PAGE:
Credit agency: Russian state may go bankrupt soon

Vladimir PutinPhoto: Mikhail Klimentyev, Sputnik, Kremlin Pool Photo via AP
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According to the credit agency Fitch, if Russia does not pay its foreign debt in dollars due on Wednesday, the country could go bankrupt in 30 days.

Thus, lenders who have already seen investments in Russia shrink in value will receive an important signal when the payment deadline expires, Bloomberg writes. The amount corresponds to just over NOK 1 billion.

Sanctions affecting Russian banks and the blocking of Russia’s accounts abroad can make it difficult to repay the debt. The Kremlin has also indicated that it can pay in rubles, which will also be considered a default, Reuters writes.

Large foreign exchange reserves

Before the war, Russia had nearly USD 650 billion in foreign exchange reserves and oil revenues of several hundred million dollars a day.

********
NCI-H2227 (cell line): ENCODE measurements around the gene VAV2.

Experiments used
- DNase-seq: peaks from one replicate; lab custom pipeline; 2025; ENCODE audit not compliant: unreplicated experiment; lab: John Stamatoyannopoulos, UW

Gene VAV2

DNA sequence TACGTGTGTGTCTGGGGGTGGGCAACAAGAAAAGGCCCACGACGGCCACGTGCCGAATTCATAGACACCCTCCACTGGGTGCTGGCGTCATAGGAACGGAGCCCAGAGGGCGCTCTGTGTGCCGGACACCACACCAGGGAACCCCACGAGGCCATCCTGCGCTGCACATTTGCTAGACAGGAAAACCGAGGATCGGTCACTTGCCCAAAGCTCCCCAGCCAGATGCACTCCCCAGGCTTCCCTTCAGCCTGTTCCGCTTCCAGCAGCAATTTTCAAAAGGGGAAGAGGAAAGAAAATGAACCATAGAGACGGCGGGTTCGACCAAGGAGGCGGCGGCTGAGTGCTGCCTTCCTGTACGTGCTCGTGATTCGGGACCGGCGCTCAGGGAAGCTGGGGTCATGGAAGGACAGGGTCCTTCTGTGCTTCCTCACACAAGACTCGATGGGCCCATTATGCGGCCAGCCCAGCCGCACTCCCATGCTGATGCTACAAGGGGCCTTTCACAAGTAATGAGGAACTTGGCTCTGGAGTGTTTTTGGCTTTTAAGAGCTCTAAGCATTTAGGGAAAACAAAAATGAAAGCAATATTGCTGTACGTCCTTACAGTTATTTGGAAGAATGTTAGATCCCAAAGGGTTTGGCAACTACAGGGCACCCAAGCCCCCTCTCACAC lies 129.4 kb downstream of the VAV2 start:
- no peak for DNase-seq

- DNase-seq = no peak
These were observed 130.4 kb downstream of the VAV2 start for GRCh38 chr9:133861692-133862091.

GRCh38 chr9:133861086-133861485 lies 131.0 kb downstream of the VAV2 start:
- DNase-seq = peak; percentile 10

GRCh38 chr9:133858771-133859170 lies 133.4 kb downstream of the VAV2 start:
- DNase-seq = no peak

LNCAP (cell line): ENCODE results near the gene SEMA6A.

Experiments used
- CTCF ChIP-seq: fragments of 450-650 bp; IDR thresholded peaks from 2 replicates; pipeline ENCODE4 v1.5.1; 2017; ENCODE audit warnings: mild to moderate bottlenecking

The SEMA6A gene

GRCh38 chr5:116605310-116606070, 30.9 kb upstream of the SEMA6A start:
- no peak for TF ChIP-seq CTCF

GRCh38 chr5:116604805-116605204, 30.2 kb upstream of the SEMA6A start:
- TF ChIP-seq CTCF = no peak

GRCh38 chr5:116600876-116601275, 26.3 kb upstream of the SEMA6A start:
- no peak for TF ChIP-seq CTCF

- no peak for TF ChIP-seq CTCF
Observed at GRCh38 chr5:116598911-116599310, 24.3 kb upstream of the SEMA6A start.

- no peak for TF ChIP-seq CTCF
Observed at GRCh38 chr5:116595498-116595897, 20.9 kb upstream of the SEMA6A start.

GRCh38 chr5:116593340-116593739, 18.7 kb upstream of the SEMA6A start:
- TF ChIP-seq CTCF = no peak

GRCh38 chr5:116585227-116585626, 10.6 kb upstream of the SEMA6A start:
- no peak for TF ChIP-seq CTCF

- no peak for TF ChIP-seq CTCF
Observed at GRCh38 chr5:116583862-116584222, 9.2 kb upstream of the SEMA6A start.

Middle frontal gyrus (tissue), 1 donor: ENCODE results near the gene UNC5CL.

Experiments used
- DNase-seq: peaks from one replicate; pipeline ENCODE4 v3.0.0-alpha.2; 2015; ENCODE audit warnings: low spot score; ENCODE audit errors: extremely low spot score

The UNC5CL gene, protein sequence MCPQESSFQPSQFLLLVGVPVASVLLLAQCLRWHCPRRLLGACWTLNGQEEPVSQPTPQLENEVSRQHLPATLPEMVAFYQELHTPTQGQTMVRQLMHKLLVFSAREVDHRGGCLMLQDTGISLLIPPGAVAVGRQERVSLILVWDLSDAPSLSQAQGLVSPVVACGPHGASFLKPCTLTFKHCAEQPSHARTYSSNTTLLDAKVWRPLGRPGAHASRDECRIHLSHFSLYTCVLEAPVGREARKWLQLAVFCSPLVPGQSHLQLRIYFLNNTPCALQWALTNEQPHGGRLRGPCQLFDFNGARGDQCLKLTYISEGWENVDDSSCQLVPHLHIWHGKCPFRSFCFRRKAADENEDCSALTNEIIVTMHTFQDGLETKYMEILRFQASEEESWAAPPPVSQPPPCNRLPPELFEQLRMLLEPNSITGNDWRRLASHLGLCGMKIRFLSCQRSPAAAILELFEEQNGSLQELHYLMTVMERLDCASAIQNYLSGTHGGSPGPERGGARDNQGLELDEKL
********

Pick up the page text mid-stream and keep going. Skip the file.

The country’s outstanding financial obligations in rubles can also lead Russia into state bankruptcy, i.e., a position where it can’t service its debt. 

The country has two weeks left to handle its government obligations in rubles, Fitch writes in a document.

A throwback to 1918?

If Russia does not meet its obligations by April 1, it will be the first time since 1998 that the country did not pay its ruble debt on time. The last time it did not pay what it owed in foreign currency was in 1918, in the wake of the communist revolution.

Fitch recently downgraded Russia’s credit rating from B to C, which places Russian bonds in the “junk status” category. That suggests that non-payment of government debt may be imminent.

Source: © NTB Scanpix / #Norway Today / #NorwayTodayNews

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